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Friday, December 01, 2023

Time for the Liberal Democrats to wake up and smell the coffee

Perhaps the heady successes of the 1990s and the 2000s spoilt us and led us into a false sense of our own destiny. Perhaps we take ourselves too seriously. But I am a Liberal Democrat because of my belief in liberty and social justice, and I expect those who lead the party to be expounding the distinctive and radical messages associated with that philosophy at every opportunity.

Instead we have settled for a sort of bland mediocrity, a quest for the vanilla centre ground that is neither distinctive nor radical. That is why I would happily have signed the letter from thirty senior Liberal Democrats in the Guardian this week calling on Ed Davey to seize the day.

The letter hits the nail on the head when it says that there is a massive opportunity for a liberal alternative based on internationalism, environmental awareness and modernising Britain, but the authors believe the Liberal Democrats are swerving this opportunity. They add that it is crucial that we are brave and honest about the challenges a new government will face, with distinctive positions the Tories would never take and Labour dare not adopt:

Only a “single-market dividend” will allow the next government to achieve net zero with new rail links and clean power, bring the NHS and social care off their knees, and fund schools so that today’s children can flourish and become tomorrow’s leaders.

The Lib Dems must be fearless in highlighting this – and other differences. We have bolder policies than Labour on the environment, fair votes and human rights, but we are not communicating them. At a general election, echoing Labour’s general antipathy to the Tories through local campaigns is part of the battle but insufficient on its own.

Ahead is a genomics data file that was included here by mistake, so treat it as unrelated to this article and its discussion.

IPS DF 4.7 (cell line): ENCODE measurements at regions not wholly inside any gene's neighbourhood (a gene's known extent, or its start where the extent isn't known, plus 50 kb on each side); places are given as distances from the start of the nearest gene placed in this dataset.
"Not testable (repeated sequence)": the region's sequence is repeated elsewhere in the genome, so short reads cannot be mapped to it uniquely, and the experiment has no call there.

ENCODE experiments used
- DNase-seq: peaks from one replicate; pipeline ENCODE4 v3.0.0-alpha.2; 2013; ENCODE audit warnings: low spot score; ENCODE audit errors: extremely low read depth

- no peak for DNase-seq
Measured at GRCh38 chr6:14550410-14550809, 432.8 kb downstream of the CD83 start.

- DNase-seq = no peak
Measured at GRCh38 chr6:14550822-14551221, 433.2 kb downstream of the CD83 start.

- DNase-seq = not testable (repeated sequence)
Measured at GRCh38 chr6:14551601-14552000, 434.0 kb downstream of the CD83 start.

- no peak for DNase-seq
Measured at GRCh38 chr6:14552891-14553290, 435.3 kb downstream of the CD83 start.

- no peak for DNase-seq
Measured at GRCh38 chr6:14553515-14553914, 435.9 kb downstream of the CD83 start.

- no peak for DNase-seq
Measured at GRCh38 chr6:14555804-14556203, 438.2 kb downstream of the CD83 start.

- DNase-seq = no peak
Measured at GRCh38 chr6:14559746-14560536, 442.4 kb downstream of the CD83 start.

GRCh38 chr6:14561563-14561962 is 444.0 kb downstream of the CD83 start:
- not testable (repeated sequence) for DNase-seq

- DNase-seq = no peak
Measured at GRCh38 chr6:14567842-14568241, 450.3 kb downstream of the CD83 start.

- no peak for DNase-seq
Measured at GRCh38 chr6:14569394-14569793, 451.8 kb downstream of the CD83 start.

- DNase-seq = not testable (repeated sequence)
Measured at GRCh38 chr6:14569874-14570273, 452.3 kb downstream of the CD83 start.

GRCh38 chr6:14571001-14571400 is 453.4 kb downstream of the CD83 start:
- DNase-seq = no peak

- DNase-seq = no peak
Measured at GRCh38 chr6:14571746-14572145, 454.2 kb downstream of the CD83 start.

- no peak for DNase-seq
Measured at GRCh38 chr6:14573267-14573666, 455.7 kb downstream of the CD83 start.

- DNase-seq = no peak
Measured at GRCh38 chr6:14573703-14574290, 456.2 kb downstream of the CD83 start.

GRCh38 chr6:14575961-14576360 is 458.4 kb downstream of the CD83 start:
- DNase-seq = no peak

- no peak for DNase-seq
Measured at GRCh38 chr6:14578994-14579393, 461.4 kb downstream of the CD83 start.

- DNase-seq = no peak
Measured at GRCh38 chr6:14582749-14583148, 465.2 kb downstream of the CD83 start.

Only a statement of confident liberalism – on Europe, the environment, political reform and public services – will show people that the Lib Dems are a national force worth supporting. We do well when we have a principled message that cuts through, such as our current one on Gaza.

Yes, the leadership are talking about the key issues that are important to voters, the NHS and the economy, but so are everybody else. Emphasising our distinctiveness does not mean that we have to stop talking about those issues, but we can do so in the context of the advantages to our prosperity and our public services of rejoining the single market, and the way Brexit has left us economically bereft.

And we should be extolling the benefits of migration, about how our humanity means that we should be helping asylum seekers not ostracising them, and how our commitment to the environment and clean energy can help us regain control of our own destiny and be less dependent on others and on scarce resources in the future.

Ed Davey once told us to wake up and smell the coffee. It's time for him and his team to do the same.
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